Before you click OK to accept the new spot channel, you will notice that there is also a solidity option in the New Spot Channel dialog box. The solidity option is purely a visual aidif you set it to 0 or 100%, it doesn't make a difference to the final output of the file. Visually, though, your Photoshop file will differ and, as you can see in following figure, it's not a very helpful way to view the file. Setting a value of 100% will make the PMS color look like a solid opaque tint, which is typical of a metallic special color, but it will be impossible to see what the final look of the image will be. Instead, try setting it to 0% to get an idea of the final look of the PMS color, as it adds the color to the existing four-color separation, as in following figure.
Figure - With the solidity set at 100%, it's hard to visualize the final outcome
Figure 5-10. Setting the solidity to 0% gives a better sense of the image
Keep in mind that gold and silver special colors are opaque, which means they will cover up anything underneath them. For that reason, these special colors are often printed first, and then other colors are printed on top of them. This is true for most special colors, but metallic colors are particularly unforgiving. The solidity option, when set to 100%, will give you a good indication of what will happen with an opaque special color. Keep in mind, though, that it tends to hide the rest of the image and may not be a true representation of the final file because your printer will print the metallic special color first and the other colors on top of that. This is unclear when the solidity is set to 100%. This is assuming that the other colors or images in your file are not knocking out of the special color.
With the color selection still active, paste the magenta channel into the new special color channel.
Typically, a touch plate is a meant to be a subtle change in color, and the special color is applied at a percentage. In this case, let's knock back the newly created special color to 50%. Click on the special color channel and call up the curves color adjustment, as in following figure.
Figure 5-11. Paste the magenta channel into the new special channel that we copied earlier
Figure 5-12. Adjust the color of the new special channel with a curve to suit the look you are after; here, we've made it a little darker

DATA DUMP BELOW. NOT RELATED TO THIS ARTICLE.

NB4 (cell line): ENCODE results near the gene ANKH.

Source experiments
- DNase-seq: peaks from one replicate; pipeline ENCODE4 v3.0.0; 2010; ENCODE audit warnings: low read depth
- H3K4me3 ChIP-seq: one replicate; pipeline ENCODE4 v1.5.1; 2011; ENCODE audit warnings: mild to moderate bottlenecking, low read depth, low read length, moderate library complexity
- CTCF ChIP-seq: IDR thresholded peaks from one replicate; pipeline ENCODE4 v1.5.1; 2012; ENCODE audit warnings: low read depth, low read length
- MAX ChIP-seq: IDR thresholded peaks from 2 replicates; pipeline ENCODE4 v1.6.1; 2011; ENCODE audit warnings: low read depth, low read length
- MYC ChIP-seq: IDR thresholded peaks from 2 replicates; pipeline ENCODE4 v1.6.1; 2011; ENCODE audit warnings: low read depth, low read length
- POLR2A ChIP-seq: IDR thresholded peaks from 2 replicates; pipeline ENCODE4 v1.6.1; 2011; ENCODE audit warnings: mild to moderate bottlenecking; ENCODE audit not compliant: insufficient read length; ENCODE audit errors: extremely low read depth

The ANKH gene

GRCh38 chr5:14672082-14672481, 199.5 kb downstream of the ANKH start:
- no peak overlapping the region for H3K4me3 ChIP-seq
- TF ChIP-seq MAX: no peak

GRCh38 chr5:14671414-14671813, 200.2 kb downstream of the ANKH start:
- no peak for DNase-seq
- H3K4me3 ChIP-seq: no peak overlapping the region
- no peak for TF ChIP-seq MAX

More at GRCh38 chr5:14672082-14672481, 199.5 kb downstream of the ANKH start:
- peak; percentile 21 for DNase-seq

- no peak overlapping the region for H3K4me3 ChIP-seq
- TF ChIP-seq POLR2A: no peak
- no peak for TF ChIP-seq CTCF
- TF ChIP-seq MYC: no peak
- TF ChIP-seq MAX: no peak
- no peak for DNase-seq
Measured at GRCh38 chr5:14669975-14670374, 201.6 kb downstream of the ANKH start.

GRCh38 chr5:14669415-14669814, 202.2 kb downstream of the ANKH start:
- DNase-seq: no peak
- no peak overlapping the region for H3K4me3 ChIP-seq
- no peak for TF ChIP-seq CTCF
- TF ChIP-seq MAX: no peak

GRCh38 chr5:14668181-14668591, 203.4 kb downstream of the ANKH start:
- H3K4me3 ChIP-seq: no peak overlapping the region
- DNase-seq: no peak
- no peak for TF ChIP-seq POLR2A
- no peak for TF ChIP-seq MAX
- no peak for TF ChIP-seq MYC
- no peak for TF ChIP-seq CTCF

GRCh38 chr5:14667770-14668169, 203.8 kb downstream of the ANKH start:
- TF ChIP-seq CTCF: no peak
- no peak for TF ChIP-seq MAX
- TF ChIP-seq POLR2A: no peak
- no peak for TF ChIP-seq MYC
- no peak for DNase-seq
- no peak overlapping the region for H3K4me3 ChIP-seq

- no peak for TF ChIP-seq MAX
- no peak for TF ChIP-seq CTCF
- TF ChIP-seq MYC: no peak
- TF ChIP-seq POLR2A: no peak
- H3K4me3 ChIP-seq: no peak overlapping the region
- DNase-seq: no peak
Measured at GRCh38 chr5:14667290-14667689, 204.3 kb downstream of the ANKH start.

Next, take the 100% mark and drag it down to the 50% mark. You can also type 100 into the "input" box in the curve adjustment box and 50 into the "output" box. Follwing figure shows another option obtained by making a lighter curve adjustment.
Figure 5-13. You could also make a lighter curve adjustment
Whenever you create a file with a special color, remember to save the file as a DCS2 file (not a DCS1 file) as in following figure. DCS1 files are related to scanner files. I will add the extension .dcs2 to my filename so that anyone picking up the file will realize that there are special colors involved.
Figure 5-14. Save the special color file with DCS2 extension
Another way to create a touch plate is to duplicate the original image and turn it into a grayscale image. In this case, use Image » Mode » Grayscale to convert your image. Then copy the grayscale portion of the grayscale image that you need in this case, the lizard bodyand paste it into the special color channel of the original file, just as we did when we pasted the magenta channel earlier.
Figure 5-15. Make a copy of the grayscale image
For a touch plate, you will have to cut back on its density, which can be done to the grayscale image prior to pasting or on the special color channel, as described earlier. A simple way to do this with the grayscale image is to double-click on the Background layer so it becomes active, set its opacity to 50%, and then flatten the image before you copy it over. Creating a grayscale image makes for a quick and easy way to create a special color or touch plate.
Often touch plates or special colors end up looking flat, as in the following figure. This comes as a result of making a selection of the object color, for example, and simply filling the selection with a solid PMS tint that contains no shape. Don't fall into this trap. This is very amateurish. Make the extra effort to create the special color channel, as described above.
Figure 5-16. The special color in the Channels palette of a solid tint, and no shape at all
One thing to keep in mind is to make sure that the name of the spot color you use is correct. If the name is incorrect or not recognized, applications and printers may not print the file correctly, may substitute another color for your color, or may fail to print altogether.
Figure 5-17. The Channels palette applying a simple flat tint for the touch plate